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U.S. Senators Taking on the Cable Companies

by on November 13, 2013
in Internet & Networking, News, Computers and Software, Blog :: 0 comments

Sen. Jay Rockefeller (D-WV)

Sen. Jay Rockefeller (D-WV)

Cable Internet providers are pretty big companies without a lot of competition, so they get away with a lot. Just this past month, South Park skewered Time Warner and other cable companies as eager sadists who take pleasure in limiting customer options, creating undesirable bundles, hindering competition and other assorted monopolistic crimes. Is it any wonder why cable companies routinely find themselves at the bottom of customer satisfaction surveys?

Well, the cable giants aren’t going to fix themselves, so it’s up to congress to do the job. Earlier in the year, U.S. Sen. John McCain (R-AZ) filed a bill that would end the process of bundling channels – the business model that requires you to pay for 19 million different ESPN channels as part of your cable subscription, even if you hate sports. And just yesterday, U.S. Senator Jay Rockefeller (D-WV) filed the Consumer Choice in Video Act, a bill designed to protect net neutrality.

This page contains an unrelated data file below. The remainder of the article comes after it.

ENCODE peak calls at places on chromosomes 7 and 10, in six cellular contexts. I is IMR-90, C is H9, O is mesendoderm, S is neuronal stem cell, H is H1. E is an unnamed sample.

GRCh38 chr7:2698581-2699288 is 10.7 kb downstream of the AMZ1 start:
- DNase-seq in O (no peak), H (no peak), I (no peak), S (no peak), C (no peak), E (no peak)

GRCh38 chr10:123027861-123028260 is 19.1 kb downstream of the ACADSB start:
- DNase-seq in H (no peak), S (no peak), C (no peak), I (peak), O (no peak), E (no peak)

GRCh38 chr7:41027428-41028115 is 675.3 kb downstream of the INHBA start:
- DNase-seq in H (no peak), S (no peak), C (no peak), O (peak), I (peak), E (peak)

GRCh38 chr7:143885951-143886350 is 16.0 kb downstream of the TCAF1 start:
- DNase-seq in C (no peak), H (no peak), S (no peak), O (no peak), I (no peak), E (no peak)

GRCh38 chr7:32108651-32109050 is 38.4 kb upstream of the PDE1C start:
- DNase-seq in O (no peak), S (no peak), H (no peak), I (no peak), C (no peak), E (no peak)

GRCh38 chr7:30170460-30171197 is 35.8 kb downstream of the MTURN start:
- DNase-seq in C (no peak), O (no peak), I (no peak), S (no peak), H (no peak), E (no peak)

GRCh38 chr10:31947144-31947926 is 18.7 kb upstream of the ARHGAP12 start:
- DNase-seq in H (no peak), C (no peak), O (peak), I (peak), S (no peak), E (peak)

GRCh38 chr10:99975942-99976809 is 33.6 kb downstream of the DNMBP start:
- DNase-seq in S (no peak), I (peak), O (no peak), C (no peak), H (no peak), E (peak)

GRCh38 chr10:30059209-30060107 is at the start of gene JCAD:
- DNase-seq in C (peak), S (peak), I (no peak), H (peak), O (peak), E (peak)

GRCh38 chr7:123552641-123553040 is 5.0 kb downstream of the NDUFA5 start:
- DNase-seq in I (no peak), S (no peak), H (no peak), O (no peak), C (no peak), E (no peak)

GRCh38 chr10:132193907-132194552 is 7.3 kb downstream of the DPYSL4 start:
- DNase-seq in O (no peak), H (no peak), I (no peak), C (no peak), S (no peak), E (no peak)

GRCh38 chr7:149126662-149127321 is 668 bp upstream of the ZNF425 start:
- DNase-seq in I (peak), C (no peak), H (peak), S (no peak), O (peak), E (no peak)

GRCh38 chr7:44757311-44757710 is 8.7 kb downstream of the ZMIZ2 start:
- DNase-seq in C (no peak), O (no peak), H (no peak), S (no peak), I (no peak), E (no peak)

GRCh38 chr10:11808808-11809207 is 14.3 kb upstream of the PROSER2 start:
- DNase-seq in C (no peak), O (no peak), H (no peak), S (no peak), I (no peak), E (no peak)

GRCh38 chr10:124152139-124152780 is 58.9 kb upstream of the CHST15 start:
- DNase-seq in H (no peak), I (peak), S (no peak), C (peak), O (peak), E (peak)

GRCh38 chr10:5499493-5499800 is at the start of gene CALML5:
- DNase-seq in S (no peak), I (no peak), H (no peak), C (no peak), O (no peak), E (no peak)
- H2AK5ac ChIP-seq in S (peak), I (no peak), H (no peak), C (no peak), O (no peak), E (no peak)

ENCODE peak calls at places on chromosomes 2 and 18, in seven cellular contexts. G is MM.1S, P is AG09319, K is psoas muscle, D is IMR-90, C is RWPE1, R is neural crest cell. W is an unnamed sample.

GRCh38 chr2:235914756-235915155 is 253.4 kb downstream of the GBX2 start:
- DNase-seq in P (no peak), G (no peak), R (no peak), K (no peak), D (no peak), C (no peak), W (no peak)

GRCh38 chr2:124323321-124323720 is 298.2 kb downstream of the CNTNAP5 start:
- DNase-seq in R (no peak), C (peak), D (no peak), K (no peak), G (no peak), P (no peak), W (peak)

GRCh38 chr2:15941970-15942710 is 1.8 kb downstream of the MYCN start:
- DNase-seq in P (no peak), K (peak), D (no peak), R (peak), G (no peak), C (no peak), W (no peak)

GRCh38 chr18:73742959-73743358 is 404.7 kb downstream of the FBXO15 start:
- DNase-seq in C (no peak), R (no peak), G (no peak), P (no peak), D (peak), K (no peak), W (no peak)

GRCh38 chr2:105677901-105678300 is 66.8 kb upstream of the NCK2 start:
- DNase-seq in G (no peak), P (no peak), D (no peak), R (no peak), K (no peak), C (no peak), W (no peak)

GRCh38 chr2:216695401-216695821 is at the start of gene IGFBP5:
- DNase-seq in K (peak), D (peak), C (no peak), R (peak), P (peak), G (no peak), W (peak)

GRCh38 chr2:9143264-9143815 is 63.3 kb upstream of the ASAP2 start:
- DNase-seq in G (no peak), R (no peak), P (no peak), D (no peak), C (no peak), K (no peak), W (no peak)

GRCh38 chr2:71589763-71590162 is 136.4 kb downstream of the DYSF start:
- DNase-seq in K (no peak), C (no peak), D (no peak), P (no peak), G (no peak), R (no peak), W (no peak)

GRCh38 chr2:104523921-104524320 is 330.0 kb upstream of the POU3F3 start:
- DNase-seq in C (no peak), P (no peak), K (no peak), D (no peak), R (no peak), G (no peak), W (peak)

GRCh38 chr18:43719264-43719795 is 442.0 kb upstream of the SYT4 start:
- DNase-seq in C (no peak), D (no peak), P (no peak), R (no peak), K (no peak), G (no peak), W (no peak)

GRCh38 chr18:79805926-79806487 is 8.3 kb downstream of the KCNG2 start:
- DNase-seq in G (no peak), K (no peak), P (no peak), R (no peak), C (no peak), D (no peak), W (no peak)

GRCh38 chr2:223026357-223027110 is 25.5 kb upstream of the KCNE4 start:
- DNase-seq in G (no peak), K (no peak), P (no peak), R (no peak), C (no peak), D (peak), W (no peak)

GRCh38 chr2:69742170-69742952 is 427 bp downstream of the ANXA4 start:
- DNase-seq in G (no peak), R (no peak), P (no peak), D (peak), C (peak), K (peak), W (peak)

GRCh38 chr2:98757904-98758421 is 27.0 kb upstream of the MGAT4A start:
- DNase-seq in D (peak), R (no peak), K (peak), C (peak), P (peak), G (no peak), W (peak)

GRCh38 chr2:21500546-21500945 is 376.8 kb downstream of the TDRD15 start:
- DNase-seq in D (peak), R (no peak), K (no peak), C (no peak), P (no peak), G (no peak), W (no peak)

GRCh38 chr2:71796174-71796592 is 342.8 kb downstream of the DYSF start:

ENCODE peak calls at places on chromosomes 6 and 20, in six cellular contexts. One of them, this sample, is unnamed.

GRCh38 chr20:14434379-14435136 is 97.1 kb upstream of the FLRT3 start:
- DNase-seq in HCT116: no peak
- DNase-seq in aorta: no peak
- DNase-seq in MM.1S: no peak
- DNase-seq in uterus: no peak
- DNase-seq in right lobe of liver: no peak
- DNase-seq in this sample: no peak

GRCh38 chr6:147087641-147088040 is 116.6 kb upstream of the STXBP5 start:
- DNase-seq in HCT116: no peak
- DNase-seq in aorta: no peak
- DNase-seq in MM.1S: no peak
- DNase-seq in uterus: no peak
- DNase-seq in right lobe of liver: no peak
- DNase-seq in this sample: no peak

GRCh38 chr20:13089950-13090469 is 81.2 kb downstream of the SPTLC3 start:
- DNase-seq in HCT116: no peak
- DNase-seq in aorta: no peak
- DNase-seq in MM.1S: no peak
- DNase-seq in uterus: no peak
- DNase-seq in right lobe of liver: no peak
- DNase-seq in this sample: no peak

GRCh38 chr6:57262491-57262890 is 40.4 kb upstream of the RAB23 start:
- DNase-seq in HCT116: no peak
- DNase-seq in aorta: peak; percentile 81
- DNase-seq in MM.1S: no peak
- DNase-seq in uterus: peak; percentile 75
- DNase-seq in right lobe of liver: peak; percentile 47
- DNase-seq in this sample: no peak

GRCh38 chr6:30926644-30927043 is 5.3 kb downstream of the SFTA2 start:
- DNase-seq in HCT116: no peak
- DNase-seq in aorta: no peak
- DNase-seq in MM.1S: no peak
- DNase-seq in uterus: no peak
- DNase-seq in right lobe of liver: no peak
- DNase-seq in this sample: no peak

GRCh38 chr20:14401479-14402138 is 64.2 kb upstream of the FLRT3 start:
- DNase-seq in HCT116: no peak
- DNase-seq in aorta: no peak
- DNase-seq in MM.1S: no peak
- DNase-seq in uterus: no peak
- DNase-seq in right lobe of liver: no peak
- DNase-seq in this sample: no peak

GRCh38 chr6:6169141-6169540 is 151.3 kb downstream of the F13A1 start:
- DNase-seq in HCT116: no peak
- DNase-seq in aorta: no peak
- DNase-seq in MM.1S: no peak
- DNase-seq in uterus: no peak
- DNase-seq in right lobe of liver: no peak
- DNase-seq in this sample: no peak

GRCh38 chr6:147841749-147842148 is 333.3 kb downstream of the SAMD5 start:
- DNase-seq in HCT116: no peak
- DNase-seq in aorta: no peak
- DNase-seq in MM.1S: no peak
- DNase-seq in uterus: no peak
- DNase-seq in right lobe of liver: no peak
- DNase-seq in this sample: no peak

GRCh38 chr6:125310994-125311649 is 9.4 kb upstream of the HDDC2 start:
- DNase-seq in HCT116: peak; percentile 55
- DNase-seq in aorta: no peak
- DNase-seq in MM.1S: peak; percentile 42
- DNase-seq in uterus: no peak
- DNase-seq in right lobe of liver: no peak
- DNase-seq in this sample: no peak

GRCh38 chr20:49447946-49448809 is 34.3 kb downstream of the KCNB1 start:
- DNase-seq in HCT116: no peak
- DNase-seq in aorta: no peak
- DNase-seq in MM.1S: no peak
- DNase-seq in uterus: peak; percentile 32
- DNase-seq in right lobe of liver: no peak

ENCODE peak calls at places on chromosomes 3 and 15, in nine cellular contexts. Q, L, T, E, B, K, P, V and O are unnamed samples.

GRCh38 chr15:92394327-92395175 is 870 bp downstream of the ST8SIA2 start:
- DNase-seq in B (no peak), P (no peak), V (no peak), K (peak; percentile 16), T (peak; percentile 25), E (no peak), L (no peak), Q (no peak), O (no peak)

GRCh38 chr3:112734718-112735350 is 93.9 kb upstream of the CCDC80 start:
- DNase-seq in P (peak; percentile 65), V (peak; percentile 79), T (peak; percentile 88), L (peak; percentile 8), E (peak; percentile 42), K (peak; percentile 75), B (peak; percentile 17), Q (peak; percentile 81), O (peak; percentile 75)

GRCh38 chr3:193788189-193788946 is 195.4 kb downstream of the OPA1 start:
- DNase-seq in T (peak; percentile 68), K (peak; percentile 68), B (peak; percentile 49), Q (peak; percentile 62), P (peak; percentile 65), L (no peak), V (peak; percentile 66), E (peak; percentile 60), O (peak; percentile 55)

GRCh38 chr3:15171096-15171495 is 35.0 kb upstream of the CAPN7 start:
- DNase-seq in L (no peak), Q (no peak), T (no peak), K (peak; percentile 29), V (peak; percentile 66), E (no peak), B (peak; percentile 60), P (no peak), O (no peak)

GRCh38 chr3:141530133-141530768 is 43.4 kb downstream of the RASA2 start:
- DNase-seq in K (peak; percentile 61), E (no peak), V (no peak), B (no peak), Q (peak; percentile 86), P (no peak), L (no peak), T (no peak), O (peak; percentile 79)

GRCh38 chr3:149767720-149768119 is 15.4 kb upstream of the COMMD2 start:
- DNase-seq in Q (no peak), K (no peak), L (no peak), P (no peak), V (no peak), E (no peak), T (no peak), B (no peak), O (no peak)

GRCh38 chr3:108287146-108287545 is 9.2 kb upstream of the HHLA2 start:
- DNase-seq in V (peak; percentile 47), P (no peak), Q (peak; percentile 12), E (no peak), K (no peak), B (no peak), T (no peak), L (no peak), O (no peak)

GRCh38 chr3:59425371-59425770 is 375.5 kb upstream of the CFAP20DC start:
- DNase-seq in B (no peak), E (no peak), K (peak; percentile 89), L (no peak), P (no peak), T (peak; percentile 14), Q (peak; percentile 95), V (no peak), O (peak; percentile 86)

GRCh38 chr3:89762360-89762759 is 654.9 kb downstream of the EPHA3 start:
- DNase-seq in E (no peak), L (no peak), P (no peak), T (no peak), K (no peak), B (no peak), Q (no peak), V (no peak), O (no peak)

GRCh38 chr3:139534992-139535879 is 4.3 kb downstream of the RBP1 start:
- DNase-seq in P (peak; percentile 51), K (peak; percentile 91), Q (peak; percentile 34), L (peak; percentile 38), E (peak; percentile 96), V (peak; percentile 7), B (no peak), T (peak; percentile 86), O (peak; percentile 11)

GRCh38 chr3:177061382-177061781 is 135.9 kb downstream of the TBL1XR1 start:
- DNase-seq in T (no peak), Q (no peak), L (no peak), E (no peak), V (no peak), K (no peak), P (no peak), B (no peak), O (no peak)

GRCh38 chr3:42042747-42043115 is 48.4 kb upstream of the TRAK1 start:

Rockefeller’s bill would prevent your ISP from limiting or slowing your access to content from another provider. Your cable company would also be required to be upfront about promotional pricing and offer you “a projected monthly bill for service once that promotional pricing period has ended.” There are a number of other pro-consumer aspects to the bill as well, such as a requirement for ISPs to accurately calculate data usage before they can charge you for it. Nothing in the bill seems too controversial unless you're running a cable company.

Unfortunately, like with McCain’s bill before it, the prospects for Rockefeller’s Consumer Choice in Video Act do not appear to be stellar. Cable provider Comcast is one of the largest political contributors in the country, with Time Warner, Verizon, and AT&T close behind. None of these companies want net neutrality, and routinely push congressional efforts to kill it. And the pro-net neutrality side, while pro-consumer, lacks serious monied backing. It’s cynical as hell to say, but money indeed talks in Washington, D.C.

If you'd like to learn more about Rockefeller's bill, Ars Technica has a pretty detailed primer.

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